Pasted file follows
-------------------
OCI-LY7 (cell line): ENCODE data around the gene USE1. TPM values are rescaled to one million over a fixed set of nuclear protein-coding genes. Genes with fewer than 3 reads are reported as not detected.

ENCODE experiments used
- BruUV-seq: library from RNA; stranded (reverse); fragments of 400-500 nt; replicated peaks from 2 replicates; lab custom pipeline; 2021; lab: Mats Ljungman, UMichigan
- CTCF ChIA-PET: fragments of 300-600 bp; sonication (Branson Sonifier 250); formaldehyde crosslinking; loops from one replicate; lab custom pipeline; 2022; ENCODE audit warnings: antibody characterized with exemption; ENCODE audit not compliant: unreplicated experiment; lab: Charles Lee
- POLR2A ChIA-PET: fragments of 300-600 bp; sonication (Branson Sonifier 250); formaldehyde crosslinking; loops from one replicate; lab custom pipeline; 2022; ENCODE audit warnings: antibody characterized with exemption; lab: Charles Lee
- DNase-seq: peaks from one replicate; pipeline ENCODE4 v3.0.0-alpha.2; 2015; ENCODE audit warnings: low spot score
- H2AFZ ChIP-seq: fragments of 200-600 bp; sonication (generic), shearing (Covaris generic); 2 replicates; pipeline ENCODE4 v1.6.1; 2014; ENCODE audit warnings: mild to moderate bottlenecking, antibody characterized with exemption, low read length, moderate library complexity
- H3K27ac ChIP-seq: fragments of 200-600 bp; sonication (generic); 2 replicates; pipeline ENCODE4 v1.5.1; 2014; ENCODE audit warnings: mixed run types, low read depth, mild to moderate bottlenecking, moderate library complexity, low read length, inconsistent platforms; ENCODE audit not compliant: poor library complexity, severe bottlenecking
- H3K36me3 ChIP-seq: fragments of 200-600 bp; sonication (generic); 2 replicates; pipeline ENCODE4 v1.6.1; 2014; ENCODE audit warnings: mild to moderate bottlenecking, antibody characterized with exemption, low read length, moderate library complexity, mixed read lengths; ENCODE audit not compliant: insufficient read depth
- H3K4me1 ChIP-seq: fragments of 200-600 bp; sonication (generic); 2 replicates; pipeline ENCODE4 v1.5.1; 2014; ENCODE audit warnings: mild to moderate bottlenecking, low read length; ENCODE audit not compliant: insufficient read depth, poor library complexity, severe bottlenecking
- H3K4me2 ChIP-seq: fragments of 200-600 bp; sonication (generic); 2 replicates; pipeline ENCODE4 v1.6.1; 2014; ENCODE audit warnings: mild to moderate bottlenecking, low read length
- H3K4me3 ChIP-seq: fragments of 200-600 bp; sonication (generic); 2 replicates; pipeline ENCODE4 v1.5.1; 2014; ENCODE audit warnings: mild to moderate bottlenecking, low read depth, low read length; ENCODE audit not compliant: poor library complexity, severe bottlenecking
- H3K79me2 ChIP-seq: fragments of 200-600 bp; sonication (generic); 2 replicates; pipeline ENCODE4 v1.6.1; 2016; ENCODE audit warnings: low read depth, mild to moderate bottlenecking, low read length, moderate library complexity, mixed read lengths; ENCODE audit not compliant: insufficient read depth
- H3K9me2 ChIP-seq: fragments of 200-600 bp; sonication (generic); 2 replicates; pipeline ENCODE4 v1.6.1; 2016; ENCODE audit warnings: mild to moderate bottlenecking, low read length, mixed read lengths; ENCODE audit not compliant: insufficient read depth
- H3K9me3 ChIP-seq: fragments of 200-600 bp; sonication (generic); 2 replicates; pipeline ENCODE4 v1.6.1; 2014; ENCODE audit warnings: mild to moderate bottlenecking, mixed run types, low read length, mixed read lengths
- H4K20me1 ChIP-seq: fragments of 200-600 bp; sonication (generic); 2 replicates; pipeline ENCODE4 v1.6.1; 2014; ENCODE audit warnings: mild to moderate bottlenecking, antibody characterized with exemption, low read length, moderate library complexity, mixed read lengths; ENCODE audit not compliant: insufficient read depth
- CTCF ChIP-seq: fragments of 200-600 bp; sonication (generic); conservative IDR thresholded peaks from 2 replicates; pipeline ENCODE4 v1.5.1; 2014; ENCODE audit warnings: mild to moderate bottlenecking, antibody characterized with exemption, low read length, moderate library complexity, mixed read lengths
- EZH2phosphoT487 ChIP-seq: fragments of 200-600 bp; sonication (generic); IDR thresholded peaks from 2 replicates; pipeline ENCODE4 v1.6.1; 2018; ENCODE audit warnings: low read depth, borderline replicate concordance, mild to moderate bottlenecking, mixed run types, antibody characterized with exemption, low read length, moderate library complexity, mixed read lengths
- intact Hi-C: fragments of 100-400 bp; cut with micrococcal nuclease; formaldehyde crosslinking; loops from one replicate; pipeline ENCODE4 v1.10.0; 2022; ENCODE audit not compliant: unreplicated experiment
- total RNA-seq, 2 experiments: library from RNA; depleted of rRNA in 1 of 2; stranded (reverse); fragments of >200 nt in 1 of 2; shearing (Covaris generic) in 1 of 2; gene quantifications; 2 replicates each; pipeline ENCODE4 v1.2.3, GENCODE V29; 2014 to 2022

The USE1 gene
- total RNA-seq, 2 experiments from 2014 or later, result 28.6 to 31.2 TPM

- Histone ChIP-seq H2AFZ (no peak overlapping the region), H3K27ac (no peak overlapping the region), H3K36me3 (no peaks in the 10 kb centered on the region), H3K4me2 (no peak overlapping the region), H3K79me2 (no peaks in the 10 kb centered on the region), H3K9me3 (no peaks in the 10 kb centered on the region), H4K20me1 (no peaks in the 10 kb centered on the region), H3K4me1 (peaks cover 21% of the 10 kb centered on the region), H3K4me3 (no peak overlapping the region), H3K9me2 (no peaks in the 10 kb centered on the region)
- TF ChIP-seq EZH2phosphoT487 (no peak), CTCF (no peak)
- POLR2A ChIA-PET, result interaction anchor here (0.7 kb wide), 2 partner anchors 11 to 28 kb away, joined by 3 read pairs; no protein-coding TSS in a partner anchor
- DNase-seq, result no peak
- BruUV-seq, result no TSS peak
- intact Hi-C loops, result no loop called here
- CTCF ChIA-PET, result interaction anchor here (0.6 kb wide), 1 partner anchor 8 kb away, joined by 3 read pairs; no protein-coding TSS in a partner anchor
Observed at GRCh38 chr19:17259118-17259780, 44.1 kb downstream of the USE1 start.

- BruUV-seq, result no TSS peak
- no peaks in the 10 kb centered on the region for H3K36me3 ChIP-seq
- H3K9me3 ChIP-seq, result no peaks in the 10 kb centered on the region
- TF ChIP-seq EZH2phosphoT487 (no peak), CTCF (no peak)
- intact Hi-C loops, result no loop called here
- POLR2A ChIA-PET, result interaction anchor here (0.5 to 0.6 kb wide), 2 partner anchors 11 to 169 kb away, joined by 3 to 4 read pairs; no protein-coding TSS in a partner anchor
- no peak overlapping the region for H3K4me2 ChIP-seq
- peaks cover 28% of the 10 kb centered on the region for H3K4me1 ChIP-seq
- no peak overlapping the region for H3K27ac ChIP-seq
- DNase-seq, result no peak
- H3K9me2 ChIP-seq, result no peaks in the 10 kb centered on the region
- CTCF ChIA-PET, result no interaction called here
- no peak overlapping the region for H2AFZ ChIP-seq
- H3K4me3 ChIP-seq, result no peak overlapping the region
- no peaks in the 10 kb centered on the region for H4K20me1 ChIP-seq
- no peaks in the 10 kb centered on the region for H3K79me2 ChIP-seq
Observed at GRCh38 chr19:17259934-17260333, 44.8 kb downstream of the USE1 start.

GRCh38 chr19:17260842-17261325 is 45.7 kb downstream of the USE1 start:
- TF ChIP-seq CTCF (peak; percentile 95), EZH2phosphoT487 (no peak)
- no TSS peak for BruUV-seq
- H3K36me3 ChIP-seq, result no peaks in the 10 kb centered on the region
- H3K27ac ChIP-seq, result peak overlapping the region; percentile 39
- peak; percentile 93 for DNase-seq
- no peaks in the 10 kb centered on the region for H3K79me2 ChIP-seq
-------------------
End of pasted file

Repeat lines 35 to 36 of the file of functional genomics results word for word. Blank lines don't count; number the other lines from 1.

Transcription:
- intact Hi-C loops, result no loop called here
- POLR2A ChIA-PET, result interaction anchor here (0.5 to 0.6 kb wide), 2 partner anchors 11 to 169 kb away, joined by 3 to 4 read pairs; no protein-coding TSS in a partner anchor